Would buying a foreign flying gas station compromise America's security? The question sounds silly, but according to Boeing (NYSE: BA), it's truly a matter of life and death -- of putting the security of the Republic at risk.

Earlier this week, legislative beat reporter The Hill described how Boeing has been circulating a leaflet around Congress, accusing archrival airplane-maker EADS of a litany of sins:

  • Operating beyond the bounds of U.S. laws on "corporate integrity."
  • Attempting to sell helicopters to Iran, despite a U.S. trade embargo.
  • Setting up a "shell" company in the U.S. -- EADS North America -- in order to make itself appear less "European" while competing to build the Air Force's next-generation refueling tanker.

Responding to Boeing's pamphlet, EADS North America Chairman Ralph Crosby decried the use of "falsehoods ... to prevent the fair competition that the Department of Defense has committed to for the selection of a replacement aerial refueling tanker for the U.S. Air Force." 

EADS is right. Most of Boeing's claims -- but not all of them -- are demonstrably false. 

Take the "corporate integrity" argument. (Please!) It's true that Europe-based EADS NV is not bound by the American Foreign Corrupt Practices Act, the "integrity" law to which Boeing refers. But the OECD Anti-Bribery Convention subjects EADS to the same basic rules of the game.

And as for the suggestion that EADS North America is anything but a legitimate subsidiary of an international corporation, much like the hundreds of such offices that Boeing operates around the globe -- that bit of spurious jingoism is just beneath contempt.

Focus, Boeing. Focus.
Ever since EADS partner Northrop Grumman (NYSE: NOC) pulled out of the KC-X Tanker Competition, Boeing has been the odds-on favorite to win the contract. That being the case, its sudden flinging about of trumped-up accusations feels a little ... well, desperate.

The more so when you consider that in Boeing has a bona fide winner of an argument to its credit: "In the past, foreign governments have not agreed with U.S. policy and then withheld material goods and support." In essence, Boeing cautions Congress that if it awards EADS the contract "today," and America does something that France doesn't like "tomorrow," the French might instruct EADS to withhold crucial replacement parts that the KC-X needs to fly.

Listen, Fools. I try to be fair about these debates. When FedEx (NYSE: FDX) trumped up charges that rival UPS (NYSE: UPS) was asking for a taxpayer "bailout" last year, simply by subjecting FedEx to the same rules that UPS must play by, I pointed out the fib. (And with legislators moving forward on the Federal Aviation Administration reauthorization bill despite FedEx's protestations, it seems Congress agreed with me.)

When companies say something patently untrue, I call them on it. When a company places its own financial gain ahead of America's reputation as a champion of free trade, I call all the louder. Earlier this year, when Europe leveled accusations of self-dealing at the Pentagon in the wake of Northrop's pullout earlier this year, President Obama assured EADS and its home governments that bidding under KC-X would be "completely transparent and completely open and a fair competition." Much of Boeing's propaganda doesn't live up to that pledge.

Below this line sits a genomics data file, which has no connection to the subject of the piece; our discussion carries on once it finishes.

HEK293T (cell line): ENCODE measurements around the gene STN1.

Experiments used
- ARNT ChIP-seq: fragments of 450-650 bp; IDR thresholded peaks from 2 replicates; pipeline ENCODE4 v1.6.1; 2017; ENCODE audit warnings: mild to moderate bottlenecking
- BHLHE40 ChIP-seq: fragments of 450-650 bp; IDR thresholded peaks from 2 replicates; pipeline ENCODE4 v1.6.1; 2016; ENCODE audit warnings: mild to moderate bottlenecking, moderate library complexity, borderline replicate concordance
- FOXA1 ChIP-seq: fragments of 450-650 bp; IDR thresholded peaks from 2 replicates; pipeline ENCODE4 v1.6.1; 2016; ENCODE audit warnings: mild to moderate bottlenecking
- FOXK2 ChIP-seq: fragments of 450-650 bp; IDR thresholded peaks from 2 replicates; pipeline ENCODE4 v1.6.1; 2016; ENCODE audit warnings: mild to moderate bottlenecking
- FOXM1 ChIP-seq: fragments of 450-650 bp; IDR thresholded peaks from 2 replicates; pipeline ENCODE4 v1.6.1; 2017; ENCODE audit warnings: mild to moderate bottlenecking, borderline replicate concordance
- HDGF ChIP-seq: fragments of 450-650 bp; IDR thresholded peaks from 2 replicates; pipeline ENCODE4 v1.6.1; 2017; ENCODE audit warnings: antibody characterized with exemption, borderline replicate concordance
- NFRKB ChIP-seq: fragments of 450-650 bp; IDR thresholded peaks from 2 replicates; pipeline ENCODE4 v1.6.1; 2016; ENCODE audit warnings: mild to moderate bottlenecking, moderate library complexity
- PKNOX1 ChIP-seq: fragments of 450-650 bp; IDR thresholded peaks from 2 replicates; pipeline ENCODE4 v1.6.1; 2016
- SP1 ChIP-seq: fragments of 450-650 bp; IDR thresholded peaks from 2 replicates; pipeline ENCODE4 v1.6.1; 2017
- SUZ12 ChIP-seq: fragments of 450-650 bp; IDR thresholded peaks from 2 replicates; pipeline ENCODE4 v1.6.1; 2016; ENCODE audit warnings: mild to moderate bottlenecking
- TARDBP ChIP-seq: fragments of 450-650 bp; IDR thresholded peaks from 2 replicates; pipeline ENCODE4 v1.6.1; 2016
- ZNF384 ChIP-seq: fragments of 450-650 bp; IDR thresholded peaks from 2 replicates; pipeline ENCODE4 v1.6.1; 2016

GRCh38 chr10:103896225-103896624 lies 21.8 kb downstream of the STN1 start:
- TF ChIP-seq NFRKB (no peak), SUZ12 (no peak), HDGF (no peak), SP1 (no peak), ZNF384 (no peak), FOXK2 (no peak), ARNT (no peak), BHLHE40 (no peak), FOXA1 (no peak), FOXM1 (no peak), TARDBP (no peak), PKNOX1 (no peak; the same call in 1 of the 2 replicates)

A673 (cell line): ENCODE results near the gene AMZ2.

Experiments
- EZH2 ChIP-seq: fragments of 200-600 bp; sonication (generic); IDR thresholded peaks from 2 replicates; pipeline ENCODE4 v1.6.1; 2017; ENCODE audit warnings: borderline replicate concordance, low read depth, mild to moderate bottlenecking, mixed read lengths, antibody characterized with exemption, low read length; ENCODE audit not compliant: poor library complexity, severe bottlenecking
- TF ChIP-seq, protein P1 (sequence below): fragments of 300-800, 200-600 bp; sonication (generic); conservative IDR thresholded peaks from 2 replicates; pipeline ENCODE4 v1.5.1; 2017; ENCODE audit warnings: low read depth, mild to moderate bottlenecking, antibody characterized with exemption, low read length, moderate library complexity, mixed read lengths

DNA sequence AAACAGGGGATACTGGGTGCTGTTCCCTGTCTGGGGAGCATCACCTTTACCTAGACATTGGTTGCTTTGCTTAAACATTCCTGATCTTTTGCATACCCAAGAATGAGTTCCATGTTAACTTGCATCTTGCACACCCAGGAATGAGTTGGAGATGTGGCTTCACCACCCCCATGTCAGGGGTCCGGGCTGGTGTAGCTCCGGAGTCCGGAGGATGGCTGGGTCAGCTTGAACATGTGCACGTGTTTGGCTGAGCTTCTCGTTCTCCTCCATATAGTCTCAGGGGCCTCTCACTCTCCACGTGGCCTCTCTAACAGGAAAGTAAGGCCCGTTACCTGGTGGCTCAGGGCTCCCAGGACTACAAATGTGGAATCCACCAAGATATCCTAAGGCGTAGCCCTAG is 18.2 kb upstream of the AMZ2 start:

Much, but not all. Because on the national security question, Boeing is dead right.

Boeing is right
Sure, just like the other accusations, Boeing's argument here carries the smell of day-old red herring. After all, America sells tons (literally, thousands of tons) of military hardware to our NATO allies every year. Tanks from General Dynamics (NYSE: GD). Rocket systems from Raytheon (NYSE: RTN). Fighter jets from Lockheed Martin (NYSE: LMT). You don't hear Britain and France complaining that we're undermining their security with these. But the opposite isn't necessarily true.

History is replete with examples of foreign countries disagreeing with American foreign policy, and reaching into their diplomatic toolbox for non-military means to express their displeasure. And when France cries foul over Boeing's alleged jingoism, we should remind them: In 1986, when the U.S. wanted to fly Britain-based F-111 bombers through its airspace to bomb Tripoli in reprisal for Libya's role in an attack in Germany earlier that year, France said "non," and forced us to take the scenic route.

Simply put, the threat that a French-built KC-X could be "used against us" is real.

Foolish final thought
Granted, it may also be solvable. As one workaround, EADS could be required to include in its bid the cost of stockpiling strategically important parts in the U.S., to safeguard against a future export ban. Or we could demand that EADS manufacture such parts here in the U.S., rather than France, giving employment to a few more of the hundreds of thousands of U.S. workers who've lost their jobs in the Great Recession. So there are options.

If those options raise the cost of EADS doing business with the U.S. Government, if they improve Boeing's chances of winning KC-X, make Boeing a safer investment, and add profits to the pockets of Boeing shareholders -- so be it. That's the price of national security.

Fool contributor Rich Smith does not own shares of any company named above. The Motley Fool has a disclosure policy.

General Dynamics is a Motley Fool Inside Value selection. FedEx is a Motley Fool Stock Advisor recommendation. United Parcel Service is a Motley Fool Income Investor selection.